I have come to believe that a great teacher is a great artist and that there are as few as there are any other great artists. Teaching might even be the greatest of the arts since the medium is the human mind and spirit.
Artists to my mind are the real architects of change, and not the political legislators who implement change after the fact.
William S. Burroughs
Artists are traditionally resistant to labels.
Artists have really never had any representation on Capitol Hill, because it’s not the nature of the artist to join together and make a unified presence. Those days kind of died in the ’60s.
All children are artists. The problem is how to remain an artist once he grows up.
All children are artists, yet we often try to take it away from them in the pursuit of testing…I’m sorry, education. Until they are told, in one way or the other, they can’t dance well, or sing well, or draw well, or tell a story/act well…well, they will just DO IT. They don’t start off with the negative filters that destroy them along the way.
I integrated all different art forms in the theatre classes. I looked to have the students explore, for themselves, how to find their artistic voice. Too many times, a student would tear up a piece of artwork. “Why?” would come out of my mouth. “Because it’s no good” or variations of that. Looking at the unfinished work, judgments in this child’s mind were already formed. Where it came from was beyond my scope most times. Seeing these 500+ students only once a week, for 45 minutes at a clip, did not afford me the full in-depth deciphering of their psyches.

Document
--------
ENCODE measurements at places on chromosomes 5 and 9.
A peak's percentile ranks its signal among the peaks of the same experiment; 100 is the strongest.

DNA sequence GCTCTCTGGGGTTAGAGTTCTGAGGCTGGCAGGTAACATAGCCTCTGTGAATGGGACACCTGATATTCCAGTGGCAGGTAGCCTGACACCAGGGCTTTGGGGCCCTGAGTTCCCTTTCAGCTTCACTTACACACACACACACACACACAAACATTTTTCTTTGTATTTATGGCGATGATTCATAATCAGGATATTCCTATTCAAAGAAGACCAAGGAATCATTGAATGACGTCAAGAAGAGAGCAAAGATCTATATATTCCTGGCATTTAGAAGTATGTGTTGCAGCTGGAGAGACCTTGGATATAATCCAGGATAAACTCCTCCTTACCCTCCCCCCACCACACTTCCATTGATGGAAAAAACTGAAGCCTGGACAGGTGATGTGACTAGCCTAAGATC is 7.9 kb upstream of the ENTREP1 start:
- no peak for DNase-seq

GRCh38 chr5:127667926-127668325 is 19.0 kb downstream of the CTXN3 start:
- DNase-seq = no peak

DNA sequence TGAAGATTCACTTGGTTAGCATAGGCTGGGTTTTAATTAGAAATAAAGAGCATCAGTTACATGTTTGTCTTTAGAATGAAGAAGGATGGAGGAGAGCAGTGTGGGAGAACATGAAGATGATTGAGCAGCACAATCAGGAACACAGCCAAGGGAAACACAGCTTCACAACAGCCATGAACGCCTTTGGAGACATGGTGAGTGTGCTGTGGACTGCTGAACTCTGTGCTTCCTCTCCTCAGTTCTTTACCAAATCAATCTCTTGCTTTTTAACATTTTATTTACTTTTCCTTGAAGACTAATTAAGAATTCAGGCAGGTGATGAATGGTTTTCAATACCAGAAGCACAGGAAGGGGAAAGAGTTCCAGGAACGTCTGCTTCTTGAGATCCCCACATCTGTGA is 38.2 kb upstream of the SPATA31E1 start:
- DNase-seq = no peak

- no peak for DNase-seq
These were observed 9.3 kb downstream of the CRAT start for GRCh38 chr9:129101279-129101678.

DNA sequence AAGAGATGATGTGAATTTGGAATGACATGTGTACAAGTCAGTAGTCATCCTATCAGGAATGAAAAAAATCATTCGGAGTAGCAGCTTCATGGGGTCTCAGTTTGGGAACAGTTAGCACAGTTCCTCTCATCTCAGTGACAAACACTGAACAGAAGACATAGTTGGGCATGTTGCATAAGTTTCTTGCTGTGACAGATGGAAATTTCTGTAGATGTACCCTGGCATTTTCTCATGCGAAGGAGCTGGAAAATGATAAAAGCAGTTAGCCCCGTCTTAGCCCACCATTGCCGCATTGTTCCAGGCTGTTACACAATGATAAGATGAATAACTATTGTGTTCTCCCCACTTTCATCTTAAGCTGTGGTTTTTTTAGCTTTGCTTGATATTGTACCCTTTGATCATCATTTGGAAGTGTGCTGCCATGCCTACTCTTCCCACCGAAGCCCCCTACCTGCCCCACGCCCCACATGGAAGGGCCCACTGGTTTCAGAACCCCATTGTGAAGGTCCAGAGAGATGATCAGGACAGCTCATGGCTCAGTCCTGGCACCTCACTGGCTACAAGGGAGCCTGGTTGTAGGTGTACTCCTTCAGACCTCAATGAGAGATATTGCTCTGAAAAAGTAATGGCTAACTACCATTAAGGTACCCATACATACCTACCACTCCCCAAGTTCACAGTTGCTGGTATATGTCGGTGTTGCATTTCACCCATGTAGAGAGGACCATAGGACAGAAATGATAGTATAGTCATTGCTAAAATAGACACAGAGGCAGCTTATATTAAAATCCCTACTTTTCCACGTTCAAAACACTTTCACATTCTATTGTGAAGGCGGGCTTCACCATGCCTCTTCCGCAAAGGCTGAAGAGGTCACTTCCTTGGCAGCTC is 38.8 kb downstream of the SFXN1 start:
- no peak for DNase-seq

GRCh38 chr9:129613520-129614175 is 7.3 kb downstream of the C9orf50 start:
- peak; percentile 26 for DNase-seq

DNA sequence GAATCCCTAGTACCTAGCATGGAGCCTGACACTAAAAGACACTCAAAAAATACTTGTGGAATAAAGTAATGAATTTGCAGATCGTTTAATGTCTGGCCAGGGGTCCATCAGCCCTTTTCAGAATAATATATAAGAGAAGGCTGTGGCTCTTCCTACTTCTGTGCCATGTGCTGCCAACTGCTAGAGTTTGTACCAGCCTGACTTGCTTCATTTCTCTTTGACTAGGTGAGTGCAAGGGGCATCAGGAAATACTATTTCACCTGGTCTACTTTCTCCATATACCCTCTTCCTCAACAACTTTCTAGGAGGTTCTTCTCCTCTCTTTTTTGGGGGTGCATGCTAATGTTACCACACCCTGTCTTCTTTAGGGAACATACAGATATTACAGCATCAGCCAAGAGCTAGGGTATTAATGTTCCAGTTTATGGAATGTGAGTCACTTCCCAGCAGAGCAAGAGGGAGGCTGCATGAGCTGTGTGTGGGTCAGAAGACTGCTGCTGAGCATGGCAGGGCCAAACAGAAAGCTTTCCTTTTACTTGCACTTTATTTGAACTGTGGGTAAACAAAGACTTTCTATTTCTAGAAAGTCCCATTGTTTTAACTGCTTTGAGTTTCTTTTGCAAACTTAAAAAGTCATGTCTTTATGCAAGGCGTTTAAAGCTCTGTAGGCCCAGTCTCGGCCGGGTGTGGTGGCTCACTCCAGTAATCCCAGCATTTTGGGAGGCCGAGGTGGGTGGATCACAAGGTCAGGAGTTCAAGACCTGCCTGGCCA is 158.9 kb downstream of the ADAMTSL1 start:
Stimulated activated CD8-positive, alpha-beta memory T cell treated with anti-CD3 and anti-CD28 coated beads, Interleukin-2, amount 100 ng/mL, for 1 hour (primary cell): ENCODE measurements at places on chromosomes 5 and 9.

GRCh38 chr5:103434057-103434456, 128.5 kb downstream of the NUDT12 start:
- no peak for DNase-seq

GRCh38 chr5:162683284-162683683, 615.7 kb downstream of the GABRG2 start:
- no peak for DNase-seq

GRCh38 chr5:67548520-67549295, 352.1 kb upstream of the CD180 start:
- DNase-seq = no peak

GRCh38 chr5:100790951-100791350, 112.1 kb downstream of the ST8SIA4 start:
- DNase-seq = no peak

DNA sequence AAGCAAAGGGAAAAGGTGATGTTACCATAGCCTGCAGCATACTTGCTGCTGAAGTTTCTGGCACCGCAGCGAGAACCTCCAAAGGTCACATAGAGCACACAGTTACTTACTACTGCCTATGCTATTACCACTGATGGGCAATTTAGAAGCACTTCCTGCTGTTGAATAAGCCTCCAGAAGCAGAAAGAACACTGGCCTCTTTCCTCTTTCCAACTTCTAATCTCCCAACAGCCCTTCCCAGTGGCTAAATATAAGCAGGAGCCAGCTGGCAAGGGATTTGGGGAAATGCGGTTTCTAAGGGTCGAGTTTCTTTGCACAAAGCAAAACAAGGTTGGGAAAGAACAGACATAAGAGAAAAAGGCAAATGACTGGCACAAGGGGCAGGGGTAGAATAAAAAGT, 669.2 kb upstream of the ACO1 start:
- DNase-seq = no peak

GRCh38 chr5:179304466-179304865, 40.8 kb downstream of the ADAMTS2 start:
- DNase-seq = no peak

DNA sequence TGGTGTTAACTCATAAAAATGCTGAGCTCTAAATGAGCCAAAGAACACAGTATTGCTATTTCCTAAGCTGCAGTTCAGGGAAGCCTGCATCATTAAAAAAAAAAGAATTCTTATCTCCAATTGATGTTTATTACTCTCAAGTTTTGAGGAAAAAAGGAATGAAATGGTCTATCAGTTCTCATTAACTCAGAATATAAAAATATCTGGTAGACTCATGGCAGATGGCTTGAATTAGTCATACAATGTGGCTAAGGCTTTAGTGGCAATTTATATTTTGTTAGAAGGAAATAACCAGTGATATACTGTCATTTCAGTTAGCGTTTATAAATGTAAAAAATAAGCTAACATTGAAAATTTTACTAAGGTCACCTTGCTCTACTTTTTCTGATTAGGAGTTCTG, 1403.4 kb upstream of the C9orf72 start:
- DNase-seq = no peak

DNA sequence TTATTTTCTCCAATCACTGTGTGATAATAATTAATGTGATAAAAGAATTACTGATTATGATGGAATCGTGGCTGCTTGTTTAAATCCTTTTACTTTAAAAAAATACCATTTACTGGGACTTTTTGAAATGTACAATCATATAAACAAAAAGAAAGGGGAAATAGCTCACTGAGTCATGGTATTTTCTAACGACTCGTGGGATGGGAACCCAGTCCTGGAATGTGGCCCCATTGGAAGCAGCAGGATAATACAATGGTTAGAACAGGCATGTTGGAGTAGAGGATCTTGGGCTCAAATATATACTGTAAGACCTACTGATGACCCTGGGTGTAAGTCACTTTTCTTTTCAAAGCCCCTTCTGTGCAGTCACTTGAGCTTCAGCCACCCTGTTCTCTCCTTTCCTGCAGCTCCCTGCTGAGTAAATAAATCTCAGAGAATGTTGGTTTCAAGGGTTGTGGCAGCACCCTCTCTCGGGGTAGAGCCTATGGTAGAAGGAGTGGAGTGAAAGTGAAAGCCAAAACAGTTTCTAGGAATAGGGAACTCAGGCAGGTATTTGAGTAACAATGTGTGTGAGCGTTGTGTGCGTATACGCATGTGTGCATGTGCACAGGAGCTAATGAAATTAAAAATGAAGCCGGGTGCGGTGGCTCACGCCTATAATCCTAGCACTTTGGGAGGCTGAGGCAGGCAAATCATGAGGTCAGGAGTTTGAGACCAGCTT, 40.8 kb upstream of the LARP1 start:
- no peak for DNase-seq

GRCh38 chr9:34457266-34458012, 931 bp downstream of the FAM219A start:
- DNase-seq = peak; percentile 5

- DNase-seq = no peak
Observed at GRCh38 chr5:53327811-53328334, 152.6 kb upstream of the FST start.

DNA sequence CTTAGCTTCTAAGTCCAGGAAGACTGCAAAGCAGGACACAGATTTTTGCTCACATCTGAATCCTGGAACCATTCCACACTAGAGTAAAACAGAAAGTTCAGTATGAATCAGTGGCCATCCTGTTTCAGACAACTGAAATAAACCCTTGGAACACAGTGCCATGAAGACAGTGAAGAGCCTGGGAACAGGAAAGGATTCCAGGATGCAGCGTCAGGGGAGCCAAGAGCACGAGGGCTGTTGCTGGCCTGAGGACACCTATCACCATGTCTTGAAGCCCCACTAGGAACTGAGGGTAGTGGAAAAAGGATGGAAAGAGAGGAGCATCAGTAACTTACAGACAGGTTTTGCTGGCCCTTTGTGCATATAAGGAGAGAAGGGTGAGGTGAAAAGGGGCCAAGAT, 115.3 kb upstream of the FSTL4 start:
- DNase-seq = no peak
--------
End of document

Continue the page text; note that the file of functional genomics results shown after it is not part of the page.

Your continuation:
Sometimes I would notice that the child would look at what someone else was doing and immediately stop. Rip, crumple, toss, and then maybe a hissy fit. Did this student have his work compared to another piece of art, directly or indirectly? Jealousy? Fear of failure? Ridicule lessons in the classroom or at home, or both? Honestly, most times I could not tell you. I’d let the classroom teacher know when she/he would pick the class up, but more often than not they dismissed it with the “oh, you know how ______ is.”
When does the toddler who throws him/herself into their art become their own worst critic?
As to adults, why do many of us turn away from embracing an art form that we love? I often tell any class I lead, no matter what age level this very simple thing: When we create in art, there is no wrong answer, and there should be no judgment of what or how we do it. We CAN all sing, paint, dance, act, tell a story, play a musical instrument (yes, you can do percussion). If we compare it (See rule #1 above) to someone who either has practiced their artistic craft for years upon years (or are just artistic savants), well…we just do ourselves a disservice.
So what if you’re off key, can’t draw a straight line, are a klutz. If you love it, DO IT. Just do it. Do it for the love and happiness you feel when you let yourself be free. I can sing, but my voice is not trained like it used to be and I go off key a lot. My art is mainly doodles. My music is percussive or on a kazoo. My artistic language comes out in the written and spoken word, but I do sing, I do dance, I do play music, and I do art.
YOU DO ART…All children are artists. We’re still those same children, but the art has been beaten out of you. Take it back.
Give it back. Give the arts back to the schools.
The reason actors, artists, writers have agents is because we’ll do it for nothing.
That’s a basic fact – you gotta do it.